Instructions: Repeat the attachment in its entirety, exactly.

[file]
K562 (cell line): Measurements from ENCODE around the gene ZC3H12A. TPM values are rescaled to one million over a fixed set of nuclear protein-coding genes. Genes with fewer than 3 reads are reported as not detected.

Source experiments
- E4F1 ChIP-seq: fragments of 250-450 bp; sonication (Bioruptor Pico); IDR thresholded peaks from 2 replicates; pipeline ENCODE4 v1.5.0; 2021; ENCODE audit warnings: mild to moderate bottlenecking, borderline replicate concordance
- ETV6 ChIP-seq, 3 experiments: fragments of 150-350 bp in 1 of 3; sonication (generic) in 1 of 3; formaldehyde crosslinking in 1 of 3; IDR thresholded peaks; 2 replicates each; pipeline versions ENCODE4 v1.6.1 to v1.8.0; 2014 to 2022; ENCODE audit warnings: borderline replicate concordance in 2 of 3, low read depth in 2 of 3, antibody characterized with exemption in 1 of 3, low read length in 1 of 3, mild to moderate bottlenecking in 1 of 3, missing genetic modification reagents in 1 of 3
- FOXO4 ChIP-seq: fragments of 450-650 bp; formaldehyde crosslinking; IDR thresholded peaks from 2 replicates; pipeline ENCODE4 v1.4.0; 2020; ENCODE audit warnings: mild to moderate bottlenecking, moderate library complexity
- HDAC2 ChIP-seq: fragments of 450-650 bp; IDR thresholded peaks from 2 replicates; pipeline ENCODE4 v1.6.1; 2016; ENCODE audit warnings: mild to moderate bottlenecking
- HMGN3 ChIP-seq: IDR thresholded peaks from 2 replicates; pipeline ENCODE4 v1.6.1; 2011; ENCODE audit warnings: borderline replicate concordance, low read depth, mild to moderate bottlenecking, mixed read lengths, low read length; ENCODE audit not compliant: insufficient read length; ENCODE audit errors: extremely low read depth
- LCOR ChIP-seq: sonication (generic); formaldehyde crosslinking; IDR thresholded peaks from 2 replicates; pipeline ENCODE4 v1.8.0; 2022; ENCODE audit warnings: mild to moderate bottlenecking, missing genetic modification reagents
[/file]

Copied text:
K562 (cell line): Measurements from ENCODE around the gene ZC3H12A. TPM values are rescaled to one million over a fixed set of nuclear protein-coding genes. Genes with fewer than 3 reads are reported as not detected.

Source experiments
- E4F1 ChIP-seq: fragments of 250-450 bp; sonication (Bioruptor Pico); IDR thresholded peaks from 2 replicates; pipeline ENCODE4 v1.5.0; 2021; ENCODE audit warnings: mild to moderate bottlenecking, borderline replicate concordance
- ETV6 ChIP-seq, 3 experiments: fragments of 150-350 bp in 1 of 3; sonication (generic) in 1 of 3; formaldehyde crosslinking in 1 of 3; IDR thresholded peaks; 2 replicates each; pipeline versions ENCODE4 v1.6.1 to v1.8.0; 2014 to 2022; ENCODE audit warnings: borderline replicate concordance in 2 of 3, low read depth in 2 of 3, antibody characterized with exemption in 1 of 3, low read length in 1 of 3, mild to moderate bottlenecking in 1 of 3, missing genetic modification reagents in 1 of 3
- FOXO4 ChIP-seq: fragments of 450-650 bp; formaldehyde crosslinking; IDR thresholded peaks from 2 replicates; pipeline ENCODE4 v1.4.0; 2020; ENCODE audit warnings: mild to moderate bottlenecking, moderate library complexity
- HDAC2 ChIP-seq: fragments of 450-650 bp; IDR thresholded peaks from 2 replicates; pipeline ENCODE4 v1.6.1; 2016; ENCODE audit warnings: mild to moderate bottlenecking
- HMGN3 ChIP-seq: IDR thresholded peaks from 2 replicates; pipeline ENCODE4 v1.6.1; 2011; ENCODE audit warnings: borderline replicate concordance, low read depth, mild to moderate bottlenecking, mixed read lengths, low read length; ENCODE audit not compliant: insufficient read length; ENCODE audit errors: extremely low read depth
- LCOR ChIP-seq: sonication (generic); formaldehyde crosslinking; IDR thresholded peaks from 2 replicates; pipeline ENCODE4 v1.8.0; 2022; ENCODE audit warnings: mild to moderate bottlenecking, missing genetic modification reagents